If it were me,...I'd be creating a number of different COMPLETE Registry Databases, instead of trying to filter the clusters of registry keys (associated with the current software update),...Although, I'll bet that whatever 32-bit or 64-bit Windows Operating System Version running on an individual computer that you will re-configure with your NDA-enabled 'revert' software won't like it at all,...

Thanks Zen, these past 2 months+, that I've been working on this, has been "run the test", "didn't work, WTH!", use my logging library, pop in TONS of logging, last time I saw the log it was 128MB, going to sift through that later, possibly see if I can register one of the libraries it's complaining about with RegShot running before and after, see if I'm missing something and see what changed, so I can track down if the package I made is missing it or if it's actually not in the test.  I have 1 PC with 2 copies of Windows backups, 1 with and 1 without the software I put in (basically a test), problem was, I had to find some heavily involved software, so installed (SWTOR) an online game (never ran it), backed the machine up, made the package with the machine after the install, restored the empty backup and ran my program to restore the software...  The game says libraries are missing, etc, I did install EditPad Lite, but since it uses an ini file, it works fine, so I could read the log file with ease and to ensure the Uninstall has it, because the SWTOR didn't seem to have one.  As for creating different databases, love to, but the problem with that is, they'd be restored on a variety of machines, hardware wouldn't be 100% the same, so there's issues with video cards, sound cards, etc, that would go poof, if I put data back in the wrong places.  Heck, the first time I tried to get the Windows 7 to boot after putting the first test in, gave me a black screen with a mouse pointer, never got to the login screen in or out of Safe Mode!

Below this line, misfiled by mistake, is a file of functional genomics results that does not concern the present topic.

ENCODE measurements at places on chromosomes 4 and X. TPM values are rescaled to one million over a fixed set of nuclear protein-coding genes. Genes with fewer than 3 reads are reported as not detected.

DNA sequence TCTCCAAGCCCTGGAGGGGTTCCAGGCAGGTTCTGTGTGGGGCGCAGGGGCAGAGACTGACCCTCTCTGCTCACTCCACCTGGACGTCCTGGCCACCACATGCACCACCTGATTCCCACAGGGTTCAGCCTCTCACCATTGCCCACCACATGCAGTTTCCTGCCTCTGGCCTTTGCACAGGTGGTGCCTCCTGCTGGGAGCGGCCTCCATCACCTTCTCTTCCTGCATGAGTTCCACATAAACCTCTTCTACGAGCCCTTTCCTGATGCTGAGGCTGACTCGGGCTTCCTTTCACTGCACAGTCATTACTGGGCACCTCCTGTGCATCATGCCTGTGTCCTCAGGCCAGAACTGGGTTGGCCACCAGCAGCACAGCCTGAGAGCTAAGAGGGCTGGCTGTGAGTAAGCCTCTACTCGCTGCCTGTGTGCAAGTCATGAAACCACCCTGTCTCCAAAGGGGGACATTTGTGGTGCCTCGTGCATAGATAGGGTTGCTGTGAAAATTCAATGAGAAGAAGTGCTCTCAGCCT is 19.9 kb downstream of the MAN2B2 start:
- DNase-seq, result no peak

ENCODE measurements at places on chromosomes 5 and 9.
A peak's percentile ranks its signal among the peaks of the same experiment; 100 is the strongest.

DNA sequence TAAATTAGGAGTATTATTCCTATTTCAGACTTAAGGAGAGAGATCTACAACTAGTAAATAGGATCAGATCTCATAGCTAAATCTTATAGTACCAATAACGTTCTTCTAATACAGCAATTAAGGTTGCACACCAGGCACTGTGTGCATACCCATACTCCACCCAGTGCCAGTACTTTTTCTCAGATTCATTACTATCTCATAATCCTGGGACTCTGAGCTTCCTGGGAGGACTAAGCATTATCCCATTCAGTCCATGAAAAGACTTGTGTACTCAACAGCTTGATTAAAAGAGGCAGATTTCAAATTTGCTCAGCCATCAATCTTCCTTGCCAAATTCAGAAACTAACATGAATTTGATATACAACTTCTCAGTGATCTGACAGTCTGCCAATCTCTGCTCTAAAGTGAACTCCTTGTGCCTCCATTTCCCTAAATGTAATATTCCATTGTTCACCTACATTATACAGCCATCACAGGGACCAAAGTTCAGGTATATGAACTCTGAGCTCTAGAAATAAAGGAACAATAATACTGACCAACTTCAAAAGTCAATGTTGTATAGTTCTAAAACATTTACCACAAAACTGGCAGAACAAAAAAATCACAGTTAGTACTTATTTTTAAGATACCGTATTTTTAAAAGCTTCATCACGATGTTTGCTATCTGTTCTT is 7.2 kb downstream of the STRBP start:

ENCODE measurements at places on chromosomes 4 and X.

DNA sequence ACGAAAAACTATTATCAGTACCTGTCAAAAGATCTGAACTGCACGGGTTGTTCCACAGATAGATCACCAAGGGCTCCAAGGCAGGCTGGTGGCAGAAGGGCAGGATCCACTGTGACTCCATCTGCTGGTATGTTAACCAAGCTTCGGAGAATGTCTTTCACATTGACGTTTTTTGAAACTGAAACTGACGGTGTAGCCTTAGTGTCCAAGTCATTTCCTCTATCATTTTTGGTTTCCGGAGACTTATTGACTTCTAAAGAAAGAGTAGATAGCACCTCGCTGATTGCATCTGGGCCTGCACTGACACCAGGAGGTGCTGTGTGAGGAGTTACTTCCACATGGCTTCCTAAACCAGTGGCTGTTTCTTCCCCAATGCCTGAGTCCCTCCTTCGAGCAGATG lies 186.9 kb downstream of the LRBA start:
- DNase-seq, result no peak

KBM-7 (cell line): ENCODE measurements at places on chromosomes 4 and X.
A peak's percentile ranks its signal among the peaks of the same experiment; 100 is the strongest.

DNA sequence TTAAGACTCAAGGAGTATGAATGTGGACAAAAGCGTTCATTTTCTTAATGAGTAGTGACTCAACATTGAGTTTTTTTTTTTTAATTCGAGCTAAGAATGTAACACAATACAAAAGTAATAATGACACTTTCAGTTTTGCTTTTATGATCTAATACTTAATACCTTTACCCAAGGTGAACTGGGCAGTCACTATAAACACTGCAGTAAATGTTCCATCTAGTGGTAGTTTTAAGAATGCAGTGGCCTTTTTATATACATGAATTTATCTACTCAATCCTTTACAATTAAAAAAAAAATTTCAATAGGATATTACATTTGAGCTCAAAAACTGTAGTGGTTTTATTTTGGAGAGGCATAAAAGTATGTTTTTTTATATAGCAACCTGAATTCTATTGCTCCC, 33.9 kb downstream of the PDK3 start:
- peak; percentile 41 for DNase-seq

VirtualPC or XP mode?

VM mode, can't say Real Mode, since I'm not writing a kernel driver.  Looked at doing that once, then shuddered at the insanity.  I'm not interested in going that crazy at writing kernel drivers.

GuruSR.
Learned 68k Motorola Asm instruction set in 30 minutes on the way to an Amiga Developer's Forum meeting.
Following week wrote a kernel level memory pool manager in 68k assembler for fun.

mineiro

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Re: Looking for someone who's delved into the Registry hard core.
« Reply #9 on: October 07, 2016, 06:44:09 AM »
From an user point of view with administrative priviledges doing this manually:
User list all files/folders (dir) inside hard disk (partition/mounted volume) and store result into before.txt. After, install some program. List again all files and store result on after.txt . Next step is compare before with after, the difference is just what program inserted on hard disk.